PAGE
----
Channel 4’s teen drama Skins is turning into something of a star factory, like Neighbours was in the early 90s. Nicholas Hoult has appeared in massive superhero franchises, Dev Patel headlined an Oscar-winning film, and second generation Skins lad Jack O’Connell is now showing himself to be a star in the making.
His turn in this new British prison drama finds him in fine, explosive form as young offender Eric. Transferred to a maximum security adult prison, he quickly reveals himself to be a capable and violent inmate. He melts his toothbrush and combines it with a smashed-up Bic razor to make an effective weapon. He even hides this shiv in a lighting fixture that he’s accessed by MacGyvering himself a screwdriver. The kid’s only 19, but he’s already very resourceful and incredibly vicious.
His father, as we learn, is a long-term resident of this facility and the most feared man on the block. And like any absent father, he’s looking to make up for lost time – even if he’s emotionally unequipped to do so. As played by Ben Mendelsohn (the Australian character actor from Animal Kingdom and The Place Beyond the Pines who’s quickly becoming a favourite of ours), he shows that the apple never falls far from the tree – he’s a small man, made tough by a quick temper and facility for violence.
Over the course of the film, we pick up bits and pieces about his character’s history: his mother’s early death and his father’s lengthy incarceration means that for most of his youth, he’s been living at Her Majesty’s pleasure in one way or another.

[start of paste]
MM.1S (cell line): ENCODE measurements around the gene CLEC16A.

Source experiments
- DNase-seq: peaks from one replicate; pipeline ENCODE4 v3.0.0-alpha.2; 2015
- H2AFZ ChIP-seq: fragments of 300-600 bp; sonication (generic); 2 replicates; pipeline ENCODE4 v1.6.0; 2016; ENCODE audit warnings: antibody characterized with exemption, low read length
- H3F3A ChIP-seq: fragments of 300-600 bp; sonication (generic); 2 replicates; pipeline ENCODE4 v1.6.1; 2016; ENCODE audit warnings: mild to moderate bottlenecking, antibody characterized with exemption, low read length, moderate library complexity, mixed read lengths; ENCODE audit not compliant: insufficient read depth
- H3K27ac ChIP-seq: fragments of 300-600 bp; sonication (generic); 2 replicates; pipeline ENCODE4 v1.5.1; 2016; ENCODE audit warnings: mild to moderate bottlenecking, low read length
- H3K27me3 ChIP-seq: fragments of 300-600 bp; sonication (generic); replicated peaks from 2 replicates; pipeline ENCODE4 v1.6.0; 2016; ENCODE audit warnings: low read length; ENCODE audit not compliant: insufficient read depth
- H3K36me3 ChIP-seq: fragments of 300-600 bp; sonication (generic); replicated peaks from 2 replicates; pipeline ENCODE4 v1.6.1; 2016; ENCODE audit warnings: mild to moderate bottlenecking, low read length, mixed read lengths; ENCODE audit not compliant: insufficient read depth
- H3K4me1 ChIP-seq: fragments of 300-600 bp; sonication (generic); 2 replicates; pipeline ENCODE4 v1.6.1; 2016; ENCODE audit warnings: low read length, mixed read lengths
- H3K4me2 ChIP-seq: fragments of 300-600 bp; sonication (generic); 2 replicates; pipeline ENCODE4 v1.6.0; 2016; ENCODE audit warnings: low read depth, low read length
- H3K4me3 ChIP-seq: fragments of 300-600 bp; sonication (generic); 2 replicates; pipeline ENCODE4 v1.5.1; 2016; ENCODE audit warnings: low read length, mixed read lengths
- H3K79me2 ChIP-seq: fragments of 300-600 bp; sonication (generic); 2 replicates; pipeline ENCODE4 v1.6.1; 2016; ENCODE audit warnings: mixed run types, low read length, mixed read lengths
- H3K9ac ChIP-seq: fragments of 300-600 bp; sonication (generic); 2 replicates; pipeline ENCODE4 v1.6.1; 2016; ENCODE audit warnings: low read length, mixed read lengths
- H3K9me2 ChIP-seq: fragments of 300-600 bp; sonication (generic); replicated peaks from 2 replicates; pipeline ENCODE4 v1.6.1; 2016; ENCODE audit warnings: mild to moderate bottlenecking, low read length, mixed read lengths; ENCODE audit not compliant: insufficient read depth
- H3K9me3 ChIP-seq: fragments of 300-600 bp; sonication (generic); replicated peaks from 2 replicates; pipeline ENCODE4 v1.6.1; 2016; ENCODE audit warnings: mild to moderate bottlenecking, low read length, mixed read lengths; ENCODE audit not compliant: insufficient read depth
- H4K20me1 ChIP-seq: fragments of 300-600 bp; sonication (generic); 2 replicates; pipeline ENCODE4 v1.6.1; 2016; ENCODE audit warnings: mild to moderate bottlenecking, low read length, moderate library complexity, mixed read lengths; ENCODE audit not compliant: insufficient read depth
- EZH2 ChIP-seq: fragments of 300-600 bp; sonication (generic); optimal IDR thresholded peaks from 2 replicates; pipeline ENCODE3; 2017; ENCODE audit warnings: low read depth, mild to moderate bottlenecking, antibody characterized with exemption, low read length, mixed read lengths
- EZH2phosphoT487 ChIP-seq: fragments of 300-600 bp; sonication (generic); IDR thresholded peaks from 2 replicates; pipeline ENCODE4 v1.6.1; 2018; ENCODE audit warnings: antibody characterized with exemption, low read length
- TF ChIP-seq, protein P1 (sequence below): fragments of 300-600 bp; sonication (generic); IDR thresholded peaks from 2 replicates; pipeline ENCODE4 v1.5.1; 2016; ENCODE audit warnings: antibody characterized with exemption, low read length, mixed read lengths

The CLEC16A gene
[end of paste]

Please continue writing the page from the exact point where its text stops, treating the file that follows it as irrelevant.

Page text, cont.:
He attends group sessions led by a privileged former public schoolboy with a conscience (Rupert Friend), he becomes mates with a few of the other inmates and he also gets into a load of graphic scraps.
The film is best when it shows the ins and outs of prison life: the boring day-to-day stuff turns out to be a lot more interesting than some of the overarching plots. The sections with the group counselling feel like they’re desperately grasping for social epiphanies while the inclusion of a corrupt moustache-twirling warden doesn’t really belong in this movie at all. There is a solid amount of craft behind Starred Up but ultimately, the film is let down by an unambitious, mediocre script. Fortunately, the acting from O’Connell and Mendelsohn is strong enough to shoulder the weight.
Soon to be seen in the sequel to 300 as well as Angelina Jolie’s directorial debut, it won’t be long before O’Connell is lost to Hollywood forever – so you better check him out now while you still have the chance!
Starred Up will be playing at the London Film Festival tonight and tomorrow.
Buy tickets here!